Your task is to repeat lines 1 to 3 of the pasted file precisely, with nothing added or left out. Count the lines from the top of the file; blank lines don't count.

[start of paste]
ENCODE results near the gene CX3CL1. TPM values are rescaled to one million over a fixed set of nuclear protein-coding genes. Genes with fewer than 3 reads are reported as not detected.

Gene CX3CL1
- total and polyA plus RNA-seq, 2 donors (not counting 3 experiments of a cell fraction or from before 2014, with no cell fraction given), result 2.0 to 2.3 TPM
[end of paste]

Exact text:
ENCODE results near the gene CX3CL1. TPM values are rescaled to one million over a fixed set of nuclear protein-coding genes. Genes with fewer than 3 reads are reported as not detected.

Gene CX3CL1
- total and polyA plus RNA-seq, 2 donors (not counting 3 experiments of a cell fraction or from before 2014, with no cell fraction given), result 2.0 to 2.3 TPM